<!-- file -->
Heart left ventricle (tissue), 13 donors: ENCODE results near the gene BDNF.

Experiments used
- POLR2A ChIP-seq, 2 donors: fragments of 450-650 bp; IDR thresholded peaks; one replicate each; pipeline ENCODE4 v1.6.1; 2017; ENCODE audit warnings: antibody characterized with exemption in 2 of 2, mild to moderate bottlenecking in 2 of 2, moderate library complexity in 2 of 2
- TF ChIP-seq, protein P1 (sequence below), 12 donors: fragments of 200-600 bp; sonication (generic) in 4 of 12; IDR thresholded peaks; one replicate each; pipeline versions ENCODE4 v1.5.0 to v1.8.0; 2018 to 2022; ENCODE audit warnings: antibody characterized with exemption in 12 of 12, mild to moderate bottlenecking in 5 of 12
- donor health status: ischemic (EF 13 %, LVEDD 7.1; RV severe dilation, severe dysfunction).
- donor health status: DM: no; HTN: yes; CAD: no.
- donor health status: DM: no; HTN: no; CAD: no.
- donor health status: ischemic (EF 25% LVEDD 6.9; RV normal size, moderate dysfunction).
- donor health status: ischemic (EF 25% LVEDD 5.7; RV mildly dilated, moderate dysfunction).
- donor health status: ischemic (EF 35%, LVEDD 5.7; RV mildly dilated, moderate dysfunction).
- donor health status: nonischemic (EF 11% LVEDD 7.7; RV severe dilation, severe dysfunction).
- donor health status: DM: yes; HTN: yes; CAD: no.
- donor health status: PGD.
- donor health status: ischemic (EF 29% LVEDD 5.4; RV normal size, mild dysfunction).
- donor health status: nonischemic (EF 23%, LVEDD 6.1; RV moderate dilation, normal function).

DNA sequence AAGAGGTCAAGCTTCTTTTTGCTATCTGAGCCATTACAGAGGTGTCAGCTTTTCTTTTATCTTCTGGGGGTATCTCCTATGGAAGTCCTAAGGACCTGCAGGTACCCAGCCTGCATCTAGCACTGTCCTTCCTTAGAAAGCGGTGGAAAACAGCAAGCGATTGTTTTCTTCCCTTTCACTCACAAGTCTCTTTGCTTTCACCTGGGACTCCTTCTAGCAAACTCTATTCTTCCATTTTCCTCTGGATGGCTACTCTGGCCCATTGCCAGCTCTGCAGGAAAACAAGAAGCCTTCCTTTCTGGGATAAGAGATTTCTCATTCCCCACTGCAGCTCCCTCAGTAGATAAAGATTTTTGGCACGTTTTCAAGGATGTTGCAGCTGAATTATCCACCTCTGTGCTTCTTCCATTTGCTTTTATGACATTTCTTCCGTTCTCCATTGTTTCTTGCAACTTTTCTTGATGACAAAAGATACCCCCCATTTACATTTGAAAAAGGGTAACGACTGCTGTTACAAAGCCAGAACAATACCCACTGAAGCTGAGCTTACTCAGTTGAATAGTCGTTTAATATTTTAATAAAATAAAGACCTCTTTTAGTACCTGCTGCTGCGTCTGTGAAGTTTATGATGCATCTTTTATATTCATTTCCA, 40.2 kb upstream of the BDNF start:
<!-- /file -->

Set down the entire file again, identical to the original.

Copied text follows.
Heart left ventricle (tissue), 13 donors: ENCODE results near the gene BDNF.

Experiments used
- POLR2A ChIP-seq, 2 donors: fragments of 450-650 bp; IDR thresholded peaks; one replicate each; pipeline ENCODE4 v1.6.1; 2017; ENCODE audit warnings: antibody characterized with exemption in 2 of 2, mild to moderate bottlenecking in 2 of 2, moderate library complexity in 2 of 2
- TF ChIP-seq, protein P1 (sequence below), 12 donors: fragments of 200-600 bp; sonication (generic) in 4 of 12; IDR thresholded peaks; one replicate each; pipeline versions ENCODE4 v1.5.0 to v1.8.0; 2018 to 2022; ENCODE audit warnings: antibody characterized with exemption in 12 of 12, mild to moderate bottlenecking in 5 of 12
- donor health status: ischemic (EF 13 %, LVEDD 7.1; RV severe dilation, severe dysfunction).
- donor health status: DM: no; HTN: yes; CAD: no.
- donor health status: DM: no; HTN: no; CAD: no.
- donor health status: ischemic (EF 25% LVEDD 6.9; RV normal size, moderate dysfunction).
- donor health status: ischemic (EF 25% LVEDD 5.7; RV mildly dilated, moderate dysfunction).
- donor health status: ischemic (EF 35%, LVEDD 5.7; RV mildly dilated, moderate dysfunction).
- donor health status: nonischemic (EF 11% LVEDD 7.7; RV severe dilation, severe dysfunction).
- donor health status: DM: yes; HTN: yes; CAD: no.
- donor health status: PGD.
- donor health status: ischemic (EF 29% LVEDD 5.4; RV normal size, mild dysfunction).
- donor health status: nonischemic (EF 23%, LVEDD 6.1; RV moderate dilation, normal function).

DNA sequence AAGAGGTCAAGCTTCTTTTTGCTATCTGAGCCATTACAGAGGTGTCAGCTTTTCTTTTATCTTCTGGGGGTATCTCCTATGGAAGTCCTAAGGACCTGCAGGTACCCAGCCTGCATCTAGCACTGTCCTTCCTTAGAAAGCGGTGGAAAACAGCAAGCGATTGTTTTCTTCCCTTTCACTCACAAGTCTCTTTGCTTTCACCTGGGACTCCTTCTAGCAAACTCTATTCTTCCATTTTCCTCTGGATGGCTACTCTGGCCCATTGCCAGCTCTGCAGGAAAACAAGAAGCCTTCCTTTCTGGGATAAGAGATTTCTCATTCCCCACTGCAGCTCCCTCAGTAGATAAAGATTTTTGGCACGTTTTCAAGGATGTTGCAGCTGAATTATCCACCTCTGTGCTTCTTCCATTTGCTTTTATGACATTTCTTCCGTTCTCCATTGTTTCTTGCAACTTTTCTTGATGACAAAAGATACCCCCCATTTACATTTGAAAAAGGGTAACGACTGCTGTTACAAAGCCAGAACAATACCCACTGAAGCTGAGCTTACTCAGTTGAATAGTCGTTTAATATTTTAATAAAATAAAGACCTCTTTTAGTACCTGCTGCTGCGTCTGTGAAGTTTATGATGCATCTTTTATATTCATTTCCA, 40.2 kb upstream of the BDNF start: